A Dying Breed

Standing at the edge of the bed, looking in.

“I can’t lose my cowboy,” I hear her say.

He looks frail. This pinnacle of strength, the constant in my life; grandfather, parent, confidant. Cowboy isn’t the right word, drover, stockman, cattleman of the high country, last of his kind, a dying breed. And for the first time, I recognise him, in this hospital bed, heart pumping, barely holding on. But strong. I picture him, on horseback, Akubra perched on his head, sun in his eyes, cattle jostling about before him. This picture of a man, a rarity in this fast-paced world.

The creases of his face, earned in the foundation of a post-war Australia, in a time before political correctness, a time long since passed. A time I have tried my best to challenge the ideals of, our conversations, more often debates; modernity almost a foreign language to him.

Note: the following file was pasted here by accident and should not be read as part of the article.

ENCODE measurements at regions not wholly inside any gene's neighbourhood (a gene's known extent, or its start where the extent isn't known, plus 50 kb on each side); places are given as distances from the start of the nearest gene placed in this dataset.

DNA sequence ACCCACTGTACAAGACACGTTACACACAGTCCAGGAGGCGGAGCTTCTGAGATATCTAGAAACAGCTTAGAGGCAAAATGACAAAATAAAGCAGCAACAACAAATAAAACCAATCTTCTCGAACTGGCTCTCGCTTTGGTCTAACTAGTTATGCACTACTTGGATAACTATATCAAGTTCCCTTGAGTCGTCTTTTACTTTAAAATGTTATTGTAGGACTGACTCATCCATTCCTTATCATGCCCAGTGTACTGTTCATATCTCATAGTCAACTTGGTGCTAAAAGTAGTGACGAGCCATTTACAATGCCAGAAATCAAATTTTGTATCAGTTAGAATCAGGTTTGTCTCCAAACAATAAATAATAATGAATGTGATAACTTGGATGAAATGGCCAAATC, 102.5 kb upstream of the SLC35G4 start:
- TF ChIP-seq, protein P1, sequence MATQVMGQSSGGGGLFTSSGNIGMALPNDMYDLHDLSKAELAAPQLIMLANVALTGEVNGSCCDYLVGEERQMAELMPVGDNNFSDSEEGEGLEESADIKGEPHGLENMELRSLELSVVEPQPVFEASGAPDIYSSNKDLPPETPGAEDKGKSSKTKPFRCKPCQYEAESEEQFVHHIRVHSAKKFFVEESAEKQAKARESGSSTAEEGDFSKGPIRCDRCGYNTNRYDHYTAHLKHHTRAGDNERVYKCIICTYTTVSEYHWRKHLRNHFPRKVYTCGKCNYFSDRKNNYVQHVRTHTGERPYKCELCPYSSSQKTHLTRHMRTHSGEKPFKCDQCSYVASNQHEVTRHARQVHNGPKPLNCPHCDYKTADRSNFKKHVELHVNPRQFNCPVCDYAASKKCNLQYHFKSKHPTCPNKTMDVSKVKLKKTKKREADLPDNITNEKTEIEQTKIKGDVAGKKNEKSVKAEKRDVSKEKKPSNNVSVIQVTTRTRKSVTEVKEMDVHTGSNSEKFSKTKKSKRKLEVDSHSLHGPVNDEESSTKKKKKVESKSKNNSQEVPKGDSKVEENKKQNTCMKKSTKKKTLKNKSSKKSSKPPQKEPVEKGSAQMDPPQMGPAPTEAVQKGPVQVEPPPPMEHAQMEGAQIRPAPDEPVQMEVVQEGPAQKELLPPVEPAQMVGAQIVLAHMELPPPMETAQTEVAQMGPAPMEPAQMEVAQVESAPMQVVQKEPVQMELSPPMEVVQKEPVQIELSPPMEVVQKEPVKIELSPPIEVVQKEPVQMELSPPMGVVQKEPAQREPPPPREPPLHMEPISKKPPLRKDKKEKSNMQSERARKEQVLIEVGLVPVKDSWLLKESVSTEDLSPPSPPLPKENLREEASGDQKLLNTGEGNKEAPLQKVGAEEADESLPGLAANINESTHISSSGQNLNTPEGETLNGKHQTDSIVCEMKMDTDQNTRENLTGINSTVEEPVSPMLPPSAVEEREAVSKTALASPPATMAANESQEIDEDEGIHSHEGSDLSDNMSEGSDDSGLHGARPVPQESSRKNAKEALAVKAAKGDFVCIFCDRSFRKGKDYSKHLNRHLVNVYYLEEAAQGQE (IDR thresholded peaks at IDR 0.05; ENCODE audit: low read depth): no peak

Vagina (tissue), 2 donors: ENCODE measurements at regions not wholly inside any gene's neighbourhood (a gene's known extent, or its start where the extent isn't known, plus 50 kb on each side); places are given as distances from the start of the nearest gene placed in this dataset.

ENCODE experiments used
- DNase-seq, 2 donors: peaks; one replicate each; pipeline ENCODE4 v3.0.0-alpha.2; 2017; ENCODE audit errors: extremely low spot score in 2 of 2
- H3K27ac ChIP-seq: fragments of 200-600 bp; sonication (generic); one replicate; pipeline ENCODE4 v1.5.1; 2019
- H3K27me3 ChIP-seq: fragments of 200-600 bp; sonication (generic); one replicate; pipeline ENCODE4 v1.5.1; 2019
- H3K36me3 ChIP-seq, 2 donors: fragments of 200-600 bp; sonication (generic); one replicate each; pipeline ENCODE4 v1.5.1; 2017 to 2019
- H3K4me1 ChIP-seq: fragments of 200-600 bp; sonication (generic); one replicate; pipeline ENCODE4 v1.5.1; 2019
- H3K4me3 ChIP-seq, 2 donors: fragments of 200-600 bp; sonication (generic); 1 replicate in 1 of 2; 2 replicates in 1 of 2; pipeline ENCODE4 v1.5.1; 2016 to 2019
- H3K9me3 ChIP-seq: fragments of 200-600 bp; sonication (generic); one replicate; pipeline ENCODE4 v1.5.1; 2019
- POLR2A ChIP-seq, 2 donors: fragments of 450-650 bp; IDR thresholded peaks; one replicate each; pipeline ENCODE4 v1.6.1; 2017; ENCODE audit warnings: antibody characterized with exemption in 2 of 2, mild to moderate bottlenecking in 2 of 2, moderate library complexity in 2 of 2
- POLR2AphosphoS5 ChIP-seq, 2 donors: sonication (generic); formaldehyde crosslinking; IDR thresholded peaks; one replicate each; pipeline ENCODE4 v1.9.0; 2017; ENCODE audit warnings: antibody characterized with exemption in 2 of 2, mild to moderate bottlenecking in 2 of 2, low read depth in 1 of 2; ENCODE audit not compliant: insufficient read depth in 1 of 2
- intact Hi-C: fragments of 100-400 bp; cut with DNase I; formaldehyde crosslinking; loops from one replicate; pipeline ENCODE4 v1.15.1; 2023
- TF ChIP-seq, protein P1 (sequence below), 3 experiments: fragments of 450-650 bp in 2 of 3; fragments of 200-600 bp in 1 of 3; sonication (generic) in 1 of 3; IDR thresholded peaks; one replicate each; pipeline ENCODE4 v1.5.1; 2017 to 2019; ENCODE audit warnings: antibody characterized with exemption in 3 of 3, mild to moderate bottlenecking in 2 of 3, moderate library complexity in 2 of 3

But the horses are no more, and the cattle are gone, the rolling hills and scrubby bush; all gone, replaced by the sterility of this place, the fragility of his face. I wish I could have seen it, the time that got you; When Ron was a drover, a stockman, a cattleman of the high country. Now, you’re my grandfather, and the life you experienced remains only in the stories you tell—the stories I will hold dear to me for the rest of my life.

© Sarah Arber 2020